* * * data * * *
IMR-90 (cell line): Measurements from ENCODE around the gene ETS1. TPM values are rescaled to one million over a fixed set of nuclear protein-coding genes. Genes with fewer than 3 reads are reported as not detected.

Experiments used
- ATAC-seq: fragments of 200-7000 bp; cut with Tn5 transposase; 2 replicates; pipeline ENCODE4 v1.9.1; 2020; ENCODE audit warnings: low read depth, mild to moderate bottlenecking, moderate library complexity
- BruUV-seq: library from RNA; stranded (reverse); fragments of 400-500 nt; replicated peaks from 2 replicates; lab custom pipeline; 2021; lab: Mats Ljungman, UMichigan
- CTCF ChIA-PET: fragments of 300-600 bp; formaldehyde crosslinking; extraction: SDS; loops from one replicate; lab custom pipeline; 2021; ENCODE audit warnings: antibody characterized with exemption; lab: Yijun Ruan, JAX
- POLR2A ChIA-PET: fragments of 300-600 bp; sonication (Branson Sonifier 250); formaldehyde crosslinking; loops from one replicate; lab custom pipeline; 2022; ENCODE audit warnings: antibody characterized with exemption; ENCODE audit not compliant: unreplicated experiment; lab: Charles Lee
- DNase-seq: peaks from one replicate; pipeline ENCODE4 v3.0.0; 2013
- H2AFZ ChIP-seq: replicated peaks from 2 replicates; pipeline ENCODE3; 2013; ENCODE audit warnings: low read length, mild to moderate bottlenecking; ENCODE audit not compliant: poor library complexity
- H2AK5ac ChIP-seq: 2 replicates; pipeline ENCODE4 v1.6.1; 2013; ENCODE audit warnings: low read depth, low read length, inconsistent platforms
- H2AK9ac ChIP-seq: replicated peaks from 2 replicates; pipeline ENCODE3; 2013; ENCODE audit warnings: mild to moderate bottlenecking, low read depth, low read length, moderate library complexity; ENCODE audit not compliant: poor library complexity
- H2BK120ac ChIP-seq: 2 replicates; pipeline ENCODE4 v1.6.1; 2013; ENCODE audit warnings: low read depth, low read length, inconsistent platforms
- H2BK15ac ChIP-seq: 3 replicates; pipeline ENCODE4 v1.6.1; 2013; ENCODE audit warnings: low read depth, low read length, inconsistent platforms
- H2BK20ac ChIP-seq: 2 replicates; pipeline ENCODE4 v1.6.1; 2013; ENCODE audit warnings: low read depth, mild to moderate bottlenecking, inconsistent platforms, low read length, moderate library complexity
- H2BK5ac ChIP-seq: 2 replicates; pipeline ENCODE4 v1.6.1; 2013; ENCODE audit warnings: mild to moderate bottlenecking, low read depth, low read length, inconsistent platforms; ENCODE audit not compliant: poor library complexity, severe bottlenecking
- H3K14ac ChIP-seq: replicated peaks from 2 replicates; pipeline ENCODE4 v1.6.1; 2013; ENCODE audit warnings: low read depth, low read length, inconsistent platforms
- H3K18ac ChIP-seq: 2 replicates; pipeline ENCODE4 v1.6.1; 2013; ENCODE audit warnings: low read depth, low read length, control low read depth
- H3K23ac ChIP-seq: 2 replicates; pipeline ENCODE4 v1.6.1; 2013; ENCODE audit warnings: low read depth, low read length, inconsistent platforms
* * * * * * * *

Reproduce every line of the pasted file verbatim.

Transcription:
IMR-90 (cell line): Measurements from ENCODE around the gene ETS1. TPM values are rescaled to one million over a fixed set of nuclear protein-coding genes. Genes with fewer than 3 reads are reported as not detected.

Experiments used
- ATAC-seq: fragments of 200-7000 bp; cut with Tn5 transposase; 2 replicates; pipeline ENCODE4 v1.9.1; 2020; ENCODE audit warnings: low read depth, mild to moderate bottlenecking, moderate library complexity
- BruUV-seq: library from RNA; stranded (reverse); fragments of 400-500 nt; replicated peaks from 2 replicates; lab custom pipeline; 2021; lab: Mats Ljungman, UMichigan
- CTCF ChIA-PET: fragments of 300-600 bp; formaldehyde crosslinking; extraction: SDS; loops from one replicate; lab custom pipeline; 2021; ENCODE audit warnings: antibody characterized with exemption; lab: Yijun Ruan, JAX
- POLR2A ChIA-PET: fragments of 300-600 bp; sonication (Branson Sonifier 250); formaldehyde crosslinking; loops from one replicate; lab custom pipeline; 2022; ENCODE audit warnings: antibody characterized with exemption; ENCODE audit not compliant: unreplicated experiment; lab: Charles Lee
- DNase-seq: peaks from one replicate; pipeline ENCODE4 v3.0.0; 2013
- H2AFZ ChIP-seq: replicated peaks from 2 replicates; pipeline ENCODE3; 2013; ENCODE audit warnings: low read length, mild to moderate bottlenecking; ENCODE audit not compliant: poor library complexity
- H2AK5ac ChIP-seq: 2 replicates; pipeline ENCODE4 v1.6.1; 2013; ENCODE audit warnings: low read depth, low read length, inconsistent platforms
- H2AK9ac ChIP-seq: replicated peaks from 2 replicates; pipeline ENCODE3; 2013; ENCODE audit warnings: mild to moderate bottlenecking, low read depth, low read length, moderate library complexity; ENCODE audit not compliant: poor library complexity
- H2BK120ac ChIP-seq: 2 replicates; pipeline ENCODE4 v1.6.1; 2013; ENCODE audit warnings: low read depth, low read length, inconsistent platforms
- H2BK15ac ChIP-seq: 3 replicates; pipeline ENCODE4 v1.6.1; 2013; ENCODE audit warnings: low read depth, low read length, inconsistent platforms
- H2BK20ac ChIP-seq: 2 replicates; pipeline ENCODE4 v1.6.1; 2013; ENCODE audit warnings: low read depth, mild to moderate bottlenecking, inconsistent platforms, low read length, moderate library complexity
- H2BK5ac ChIP-seq: 2 replicates; pipeline ENCODE4 v1.6.1; 2013; ENCODE audit warnings: mild to moderate bottlenecking, low read depth, low read length, inconsistent platforms; ENCODE audit not compliant: poor library complexity, severe bottlenecking
- H3K14ac ChIP-seq: replicated peaks from 2 replicates; pipeline ENCODE4 v1.6.1; 2013; ENCODE audit warnings: low read depth, low read length, inconsistent platforms
- H3K18ac ChIP-seq: 2 replicates; pipeline ENCODE4 v1.6.1; 2013; ENCODE audit warnings: low read depth, low read length, control low read depth
- H3K23ac ChIP-seq: 2 replicates; pipeline ENCODE4 v1.6.1; 2013; ENCODE audit warnings: low read depth, low read length, inconsistent platforms